Special games: That game that only plays with 8? Guess where you’re gonna find 8. (Not at your dining room table or in your basement rec room.) But the convention will have plenty to fill up two Werewolf sessions or enough like-minded folks to fill that game of Diplomacy. Wanna get a Magic: The Gathering draft going? No problem. Heck, you might even be able to find a big tournament for a game like that. Multi-round role playing events are doable affairs with convention hours. A whole series of train games in a row might be on tap if that’s what blows your steam whistle. There’s going to be a big group of gamers looking to game, so take advantage of it!

Low costs: Have you flown cross country and stayed in a hotel to enjoy a big game convention? It’s fun, but you’re gonna break the bank on that kind of effort if you do it too often. The entry fee alone at a lot of these things is off the charts, but not at your local game convention. It usually costs less than a pair of movie tickets, and you’re getting days of solid gaming in exchange. You can sleep in your own place and often bring your own food (or go out to your favorite places to get it). Costs often go even lower if you can run a few hours of gaming too.

Close to home: You did get the world “local” right?  This is not going to take days of vacation time from your job just to travel there and back.  You can hop in the car in the morning and be gaming before breakfast if you want.  Driving an hour or so can take you a long way these days at highway speed, but if you’re in a major metro area, you may not even need that.


Got nothing near you? Make it happen!

Frankly, I don’t buy it: gaming is everywhere. If you have to, you can make it happen yourself, but I’d wager there are already a host of people in your area attending a game convention nearby and you might not even know it. How can you make this event an even bigger success for you and your gaming friends? There are at least a couple of ways to contribute.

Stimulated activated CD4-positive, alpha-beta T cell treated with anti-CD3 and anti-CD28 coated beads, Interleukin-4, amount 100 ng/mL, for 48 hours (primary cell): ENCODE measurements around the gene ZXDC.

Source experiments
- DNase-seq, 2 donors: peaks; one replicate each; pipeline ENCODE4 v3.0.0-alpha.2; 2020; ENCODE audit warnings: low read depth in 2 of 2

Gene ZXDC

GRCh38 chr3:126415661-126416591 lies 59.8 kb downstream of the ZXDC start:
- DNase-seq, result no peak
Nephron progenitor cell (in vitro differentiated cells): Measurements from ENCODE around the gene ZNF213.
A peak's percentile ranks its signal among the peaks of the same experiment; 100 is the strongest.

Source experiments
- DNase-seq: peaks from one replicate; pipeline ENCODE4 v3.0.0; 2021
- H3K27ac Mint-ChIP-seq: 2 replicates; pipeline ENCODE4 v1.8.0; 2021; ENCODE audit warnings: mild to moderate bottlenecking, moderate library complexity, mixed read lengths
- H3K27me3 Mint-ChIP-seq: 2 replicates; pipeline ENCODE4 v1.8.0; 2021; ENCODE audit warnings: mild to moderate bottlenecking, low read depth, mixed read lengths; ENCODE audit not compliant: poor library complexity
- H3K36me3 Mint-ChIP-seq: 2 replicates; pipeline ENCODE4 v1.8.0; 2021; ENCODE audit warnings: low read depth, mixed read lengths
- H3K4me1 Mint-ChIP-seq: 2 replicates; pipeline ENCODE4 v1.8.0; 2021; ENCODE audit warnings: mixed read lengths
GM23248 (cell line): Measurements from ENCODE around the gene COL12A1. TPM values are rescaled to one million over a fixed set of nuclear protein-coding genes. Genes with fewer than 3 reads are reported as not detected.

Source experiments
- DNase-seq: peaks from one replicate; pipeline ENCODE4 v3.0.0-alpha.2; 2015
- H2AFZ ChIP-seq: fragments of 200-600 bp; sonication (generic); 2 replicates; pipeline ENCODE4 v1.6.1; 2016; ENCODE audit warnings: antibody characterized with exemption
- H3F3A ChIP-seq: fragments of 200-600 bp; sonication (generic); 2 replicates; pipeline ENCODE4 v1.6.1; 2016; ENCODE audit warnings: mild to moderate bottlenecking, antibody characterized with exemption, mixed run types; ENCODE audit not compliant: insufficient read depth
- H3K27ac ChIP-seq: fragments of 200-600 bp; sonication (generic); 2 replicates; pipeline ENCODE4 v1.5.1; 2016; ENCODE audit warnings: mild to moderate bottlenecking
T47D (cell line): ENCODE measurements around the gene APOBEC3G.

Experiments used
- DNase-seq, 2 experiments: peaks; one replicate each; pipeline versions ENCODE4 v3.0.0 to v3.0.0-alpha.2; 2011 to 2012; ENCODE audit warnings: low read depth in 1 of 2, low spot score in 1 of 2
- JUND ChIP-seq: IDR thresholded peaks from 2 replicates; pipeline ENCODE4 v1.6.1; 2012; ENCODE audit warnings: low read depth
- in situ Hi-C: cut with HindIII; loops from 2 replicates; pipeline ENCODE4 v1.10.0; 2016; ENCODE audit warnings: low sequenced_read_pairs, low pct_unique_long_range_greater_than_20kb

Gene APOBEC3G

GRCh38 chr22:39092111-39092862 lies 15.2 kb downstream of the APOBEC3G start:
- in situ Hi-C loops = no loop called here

Volunteering: Local game conventions depend on the host of excellent volunteers they get to organize and run great events. If you’ve got passion for a game or you want to make sure it hits the table, sign up as an event organizer! It’s a casual affair, so you can most likely play in whatever game you bring, teaching something you love to others while helping to make the event a success. Or run something bigger like a tournament; as players to bring their own copies of the game so you have enough to go around.  Write up that killer RPG one-shot you’ve always wanted to run. Paint up your other army for a head-to-head smashup scenario. By running a game you love, you’re making the convention better and making sure you have fun too. 

Organizing: Conventions need infrastructure to be successful. There are registration websites that need to be maintained, a check-in desk that needs staff for an hour here or there, someone to contact and wrangle vendors and guests, setup and takedown specialists and sometimes even food and hospitality experts. A game convention doesn’t just happen on its own; the most valuable people there are the ones giving back to the community to make the event a first-class success. You could always join their ranks to make it even better.

The local game convention is a hub of great gaming activity. If you aren’t already taking advantage of this, what are you waiting for? Dig around online to find something in your area and start enjoying the benefits as soon as it rolls around again.

Eric Jome can usually be found at his favorite local game conventions: Oshcon, Fire & Ice, Gaming Hoopla and Midwinter Gaming Convention.